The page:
Hidden treasures

Domenico Tiburzi: the Tuscan Robin Hood

Historical Curiosities

Domenico Tiburzi: the Tuscan Robin Hood

We really have it all in Tuscany: we even have our own Robin Hood! His name was Domenico Tiburzi, he was born in the province of Viterbo in 1836 and was one of the best known Maremma brigands. At that time the area was unfortunately also famous for the gangs of criminals that ravaged the lands with their deeds. Tiburzi, nicknamed Domenichino because of his height rather than his build (he was only six feet tall), was certainly not a saint. In fact, he was guilty of various crimes: murders, assaults, thefts and robberies. In short, he was one hell of a brigand! So why is he compared to Robin Hood, the British hero who stole from the rich to give to the poor?

The answer is simple: because he had established in Maremma a real law of brigandage that somehow tried to protect and favor the weakest at the expense of the rich. Those rules were the expression of the idea of solving, not through words, the injustices of society. What did Domenichino get up to? He asked the big landowners for a fee in exchange for his 'protection', he helped the families in need of the villages using the proceeds of extortion and robbery, he fought all those who used violence to achieve their goals and killed, but only to avoid further bloodshed. Some of these theories can make one feel a little perplexed... but at the time they must have worked. So much so that he was loved by the people of Maremma who considered him a true hero... just like Robin Hood.

When he died, in 1896, people wanted to bury him with full honors, whereas the curate of Capalbio, in charge of the funeral and burial, refused to deal with both operations because of the crimes committed by Tiburzi. The town folks became so enraged that in the end they found a 'midway solution'... quite literally, too. The tomb of Domenichino was buried 'half in and half out' at the cemetery of Capalbio so as to please everyone! If you want to go and see it you will be disappointed, because the cemetery has become so large that the tomb is now underground. To remember the Maremma hero, there is now a plaque on a Roman-style column.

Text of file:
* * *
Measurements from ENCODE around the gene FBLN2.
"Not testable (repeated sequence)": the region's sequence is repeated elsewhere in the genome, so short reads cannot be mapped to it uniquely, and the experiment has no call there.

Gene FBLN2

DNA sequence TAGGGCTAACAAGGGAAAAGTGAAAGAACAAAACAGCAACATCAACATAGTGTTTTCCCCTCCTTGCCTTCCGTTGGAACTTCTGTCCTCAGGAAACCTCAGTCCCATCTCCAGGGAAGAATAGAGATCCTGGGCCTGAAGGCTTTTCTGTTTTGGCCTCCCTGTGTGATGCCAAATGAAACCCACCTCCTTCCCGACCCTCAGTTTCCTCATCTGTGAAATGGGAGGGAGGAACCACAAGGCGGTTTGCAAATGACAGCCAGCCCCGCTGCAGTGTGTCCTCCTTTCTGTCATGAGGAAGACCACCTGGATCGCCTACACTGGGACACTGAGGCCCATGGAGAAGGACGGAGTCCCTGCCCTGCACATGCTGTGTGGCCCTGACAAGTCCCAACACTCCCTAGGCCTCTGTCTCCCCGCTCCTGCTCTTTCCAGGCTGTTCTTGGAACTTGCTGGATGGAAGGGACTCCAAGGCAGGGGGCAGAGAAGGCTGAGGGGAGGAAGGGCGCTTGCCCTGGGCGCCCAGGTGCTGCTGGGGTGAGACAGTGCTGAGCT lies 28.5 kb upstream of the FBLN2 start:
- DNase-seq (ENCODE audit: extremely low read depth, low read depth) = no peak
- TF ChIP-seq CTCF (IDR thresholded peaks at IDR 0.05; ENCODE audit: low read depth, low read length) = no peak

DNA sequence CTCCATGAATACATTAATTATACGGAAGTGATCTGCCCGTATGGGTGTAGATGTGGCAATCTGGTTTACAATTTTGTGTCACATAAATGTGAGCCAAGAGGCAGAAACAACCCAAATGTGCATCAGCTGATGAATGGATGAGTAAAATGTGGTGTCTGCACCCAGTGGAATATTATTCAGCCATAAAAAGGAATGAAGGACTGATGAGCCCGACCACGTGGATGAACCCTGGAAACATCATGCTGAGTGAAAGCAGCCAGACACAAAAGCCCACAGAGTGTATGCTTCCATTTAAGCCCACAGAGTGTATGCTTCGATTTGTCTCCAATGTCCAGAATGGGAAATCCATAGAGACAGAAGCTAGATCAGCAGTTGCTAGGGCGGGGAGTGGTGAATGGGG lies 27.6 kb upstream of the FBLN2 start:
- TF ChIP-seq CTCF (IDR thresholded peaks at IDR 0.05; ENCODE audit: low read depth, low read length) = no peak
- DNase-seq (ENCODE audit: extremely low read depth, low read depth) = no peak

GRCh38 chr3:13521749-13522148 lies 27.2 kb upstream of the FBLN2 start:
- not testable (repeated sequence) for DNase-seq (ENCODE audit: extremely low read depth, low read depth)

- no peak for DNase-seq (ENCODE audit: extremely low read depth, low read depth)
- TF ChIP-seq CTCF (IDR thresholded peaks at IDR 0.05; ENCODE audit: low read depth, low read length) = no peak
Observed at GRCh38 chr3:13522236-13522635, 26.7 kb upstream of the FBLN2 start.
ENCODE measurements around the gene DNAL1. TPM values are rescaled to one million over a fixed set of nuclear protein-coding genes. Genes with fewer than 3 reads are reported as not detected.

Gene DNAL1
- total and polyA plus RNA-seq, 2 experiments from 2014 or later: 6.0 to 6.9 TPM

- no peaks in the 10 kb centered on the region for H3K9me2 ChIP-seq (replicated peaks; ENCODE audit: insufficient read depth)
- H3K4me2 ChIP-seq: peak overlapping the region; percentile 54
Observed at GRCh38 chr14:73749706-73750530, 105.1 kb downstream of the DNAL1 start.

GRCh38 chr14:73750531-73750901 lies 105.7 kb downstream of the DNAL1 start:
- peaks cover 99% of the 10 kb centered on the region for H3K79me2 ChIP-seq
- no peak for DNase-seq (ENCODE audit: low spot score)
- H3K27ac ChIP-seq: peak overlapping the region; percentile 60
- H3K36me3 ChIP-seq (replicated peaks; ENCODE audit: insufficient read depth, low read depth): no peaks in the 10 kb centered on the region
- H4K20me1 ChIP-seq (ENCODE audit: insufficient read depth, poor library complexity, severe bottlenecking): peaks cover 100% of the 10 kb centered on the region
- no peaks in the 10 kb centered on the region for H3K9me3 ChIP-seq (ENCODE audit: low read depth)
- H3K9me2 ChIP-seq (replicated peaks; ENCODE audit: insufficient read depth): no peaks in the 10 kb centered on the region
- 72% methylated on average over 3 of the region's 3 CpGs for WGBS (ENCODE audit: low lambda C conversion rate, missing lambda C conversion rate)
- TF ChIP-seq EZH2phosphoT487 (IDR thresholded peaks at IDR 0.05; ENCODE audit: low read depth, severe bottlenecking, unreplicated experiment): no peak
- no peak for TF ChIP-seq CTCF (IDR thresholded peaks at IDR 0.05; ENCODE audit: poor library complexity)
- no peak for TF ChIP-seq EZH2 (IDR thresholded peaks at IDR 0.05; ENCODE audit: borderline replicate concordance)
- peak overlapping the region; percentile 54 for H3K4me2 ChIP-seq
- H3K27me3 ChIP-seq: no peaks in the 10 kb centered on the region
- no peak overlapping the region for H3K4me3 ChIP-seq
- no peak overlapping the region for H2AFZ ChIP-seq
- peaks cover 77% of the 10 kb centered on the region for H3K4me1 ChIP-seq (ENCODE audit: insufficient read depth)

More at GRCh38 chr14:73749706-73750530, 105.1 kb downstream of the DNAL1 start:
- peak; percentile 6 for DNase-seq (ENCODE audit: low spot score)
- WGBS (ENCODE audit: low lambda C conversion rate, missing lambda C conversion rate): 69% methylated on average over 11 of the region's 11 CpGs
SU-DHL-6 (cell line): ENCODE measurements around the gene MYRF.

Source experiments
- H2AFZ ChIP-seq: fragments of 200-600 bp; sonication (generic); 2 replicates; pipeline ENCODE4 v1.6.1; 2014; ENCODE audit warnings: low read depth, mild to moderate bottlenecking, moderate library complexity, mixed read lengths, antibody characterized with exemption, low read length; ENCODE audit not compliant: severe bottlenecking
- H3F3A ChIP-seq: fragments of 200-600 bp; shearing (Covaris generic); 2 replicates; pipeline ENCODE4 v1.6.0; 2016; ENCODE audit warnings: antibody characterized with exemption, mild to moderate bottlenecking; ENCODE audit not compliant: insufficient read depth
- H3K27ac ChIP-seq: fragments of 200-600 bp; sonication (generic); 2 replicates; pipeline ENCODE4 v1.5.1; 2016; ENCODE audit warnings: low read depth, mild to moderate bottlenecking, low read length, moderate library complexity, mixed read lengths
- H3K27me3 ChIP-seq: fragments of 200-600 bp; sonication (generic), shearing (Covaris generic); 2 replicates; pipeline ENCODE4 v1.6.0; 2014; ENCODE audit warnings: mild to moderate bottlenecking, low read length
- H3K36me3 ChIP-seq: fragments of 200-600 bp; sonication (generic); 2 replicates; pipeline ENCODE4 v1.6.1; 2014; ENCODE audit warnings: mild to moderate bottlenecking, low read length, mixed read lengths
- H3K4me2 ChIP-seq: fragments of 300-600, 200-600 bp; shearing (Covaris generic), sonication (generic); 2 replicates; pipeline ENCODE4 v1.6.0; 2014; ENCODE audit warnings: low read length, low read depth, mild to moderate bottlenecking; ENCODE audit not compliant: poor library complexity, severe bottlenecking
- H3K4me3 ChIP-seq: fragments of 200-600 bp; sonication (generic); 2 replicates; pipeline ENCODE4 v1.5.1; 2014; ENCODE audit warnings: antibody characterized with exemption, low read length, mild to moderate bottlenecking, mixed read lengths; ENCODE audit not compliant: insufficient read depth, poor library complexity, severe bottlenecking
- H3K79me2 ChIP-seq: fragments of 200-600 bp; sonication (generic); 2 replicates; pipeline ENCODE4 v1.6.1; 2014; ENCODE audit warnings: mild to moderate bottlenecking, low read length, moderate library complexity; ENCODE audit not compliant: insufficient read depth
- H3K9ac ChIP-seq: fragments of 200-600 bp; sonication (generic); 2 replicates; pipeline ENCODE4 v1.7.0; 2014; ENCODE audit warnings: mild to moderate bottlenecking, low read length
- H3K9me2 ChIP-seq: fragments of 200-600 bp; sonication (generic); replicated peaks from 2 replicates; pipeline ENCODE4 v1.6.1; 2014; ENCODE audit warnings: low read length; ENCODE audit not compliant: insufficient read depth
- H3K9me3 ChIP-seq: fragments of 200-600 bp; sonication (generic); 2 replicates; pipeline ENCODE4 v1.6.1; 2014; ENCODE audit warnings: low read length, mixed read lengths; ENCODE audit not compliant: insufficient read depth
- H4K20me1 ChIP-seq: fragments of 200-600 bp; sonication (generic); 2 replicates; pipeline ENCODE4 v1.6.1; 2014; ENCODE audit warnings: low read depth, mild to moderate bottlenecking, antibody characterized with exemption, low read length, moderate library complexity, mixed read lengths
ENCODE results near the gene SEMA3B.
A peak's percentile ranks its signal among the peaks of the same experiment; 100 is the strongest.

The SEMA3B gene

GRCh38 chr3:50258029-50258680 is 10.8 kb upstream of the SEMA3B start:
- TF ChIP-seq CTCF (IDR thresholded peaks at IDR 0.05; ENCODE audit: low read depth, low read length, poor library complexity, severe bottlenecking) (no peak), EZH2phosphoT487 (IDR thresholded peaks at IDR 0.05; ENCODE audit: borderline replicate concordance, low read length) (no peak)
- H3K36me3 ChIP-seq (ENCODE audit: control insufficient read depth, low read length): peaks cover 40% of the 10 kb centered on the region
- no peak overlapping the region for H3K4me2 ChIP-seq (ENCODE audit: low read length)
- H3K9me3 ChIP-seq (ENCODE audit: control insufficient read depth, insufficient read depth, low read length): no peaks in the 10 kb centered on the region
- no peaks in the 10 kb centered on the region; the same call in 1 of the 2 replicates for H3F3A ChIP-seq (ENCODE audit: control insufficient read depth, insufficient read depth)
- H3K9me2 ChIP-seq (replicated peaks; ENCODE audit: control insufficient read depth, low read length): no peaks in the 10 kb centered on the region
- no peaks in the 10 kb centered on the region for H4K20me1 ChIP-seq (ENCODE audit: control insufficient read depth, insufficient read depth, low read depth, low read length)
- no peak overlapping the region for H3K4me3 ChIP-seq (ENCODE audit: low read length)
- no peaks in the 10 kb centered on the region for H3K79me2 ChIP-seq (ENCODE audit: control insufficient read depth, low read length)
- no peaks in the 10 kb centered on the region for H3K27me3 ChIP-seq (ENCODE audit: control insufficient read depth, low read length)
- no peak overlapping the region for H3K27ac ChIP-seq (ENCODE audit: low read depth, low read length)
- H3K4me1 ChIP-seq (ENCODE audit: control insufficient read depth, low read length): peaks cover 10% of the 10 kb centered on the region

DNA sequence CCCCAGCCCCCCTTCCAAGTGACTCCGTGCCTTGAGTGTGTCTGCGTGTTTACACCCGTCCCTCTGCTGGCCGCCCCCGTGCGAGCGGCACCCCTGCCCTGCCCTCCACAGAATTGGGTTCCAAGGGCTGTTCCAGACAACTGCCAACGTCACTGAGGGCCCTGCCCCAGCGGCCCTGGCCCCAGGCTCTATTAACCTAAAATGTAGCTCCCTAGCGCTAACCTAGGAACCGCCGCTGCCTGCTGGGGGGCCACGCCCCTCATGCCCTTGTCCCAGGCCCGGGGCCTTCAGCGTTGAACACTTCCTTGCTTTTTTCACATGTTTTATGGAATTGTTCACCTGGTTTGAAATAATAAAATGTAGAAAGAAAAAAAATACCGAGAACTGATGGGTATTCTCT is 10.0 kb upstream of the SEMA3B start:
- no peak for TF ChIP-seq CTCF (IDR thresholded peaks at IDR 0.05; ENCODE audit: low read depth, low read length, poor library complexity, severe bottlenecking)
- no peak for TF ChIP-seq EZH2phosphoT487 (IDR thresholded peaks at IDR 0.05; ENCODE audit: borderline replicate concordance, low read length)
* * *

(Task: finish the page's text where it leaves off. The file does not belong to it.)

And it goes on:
Do you like stories like these? Would you like to hear more? Why not take a look at our section on the Villages of Tuscanytext? Going on one of the guided tours that we have to offer would give you the unique chance of listening to our expert guides give you many interesting anecdotes and curiosities. An interesting and pleasant way to discover new and unusual aspects of the wonderful region of Tuscany

By Insidecom Editorial Staff

Latest posts

Siena: Mulino Bianco really exists and is in Tuscany!

Unknown places & works

Raise your hand, or rather, click on your mouse if you have never eaten baiocchi, macine or tegolini biscuits! As I imagined, there are...


Florence: Cencio, granata and cannella: the vocabulary of the Florentine housewife

Figures of speech

Here we are, once again, to teach you a beautiful Tuscan lesson. This time we will focus on words that housewives in Florence use pract...


Florence: The Florentine Carroccio

Historical Curiosities

If I say Carroccio what comes to mind? The mental association with the Northern League, of which more than a symbol it has become almos...


Carrara: The mysterious road of Filattiera: another inexplicable mystery in Garfagnana!

Mysteries & Legends

The Garfagnana area in Tuscany boasts a first place for mysteries, legends and inexplicable events: goblins, bridges built by the devil...


Top posts

Arezzo: Guido d'Arezzo and the invention of the music

Big Names

In Talla and surroundings people have no doubt: the inventor of the musical stave, the inventor of the music notes and also of the mode...


Pistoia: The Kiss of the Christs in Gavinana

Local Traditions

It is a very ancient but still popular rite. Two large processions that meet up with a Christ on the cross in front of each one: the he...


Siena: Piero Carbonetti and his tin drum

Local Traditions

Subversive, persecuted, anarchist, homeless, dreamer: it is really difficult to define Piero Carbonetti, Tuscan bred and born and Garib...


Pisa: Kinzika, the young woman who saved Pisa from the Saracens

Local Traditions

It was really her, a young woman with an Arabian name, Kinzica, of the noble Sismondi family, to save Pisa from being sacked by Saracen...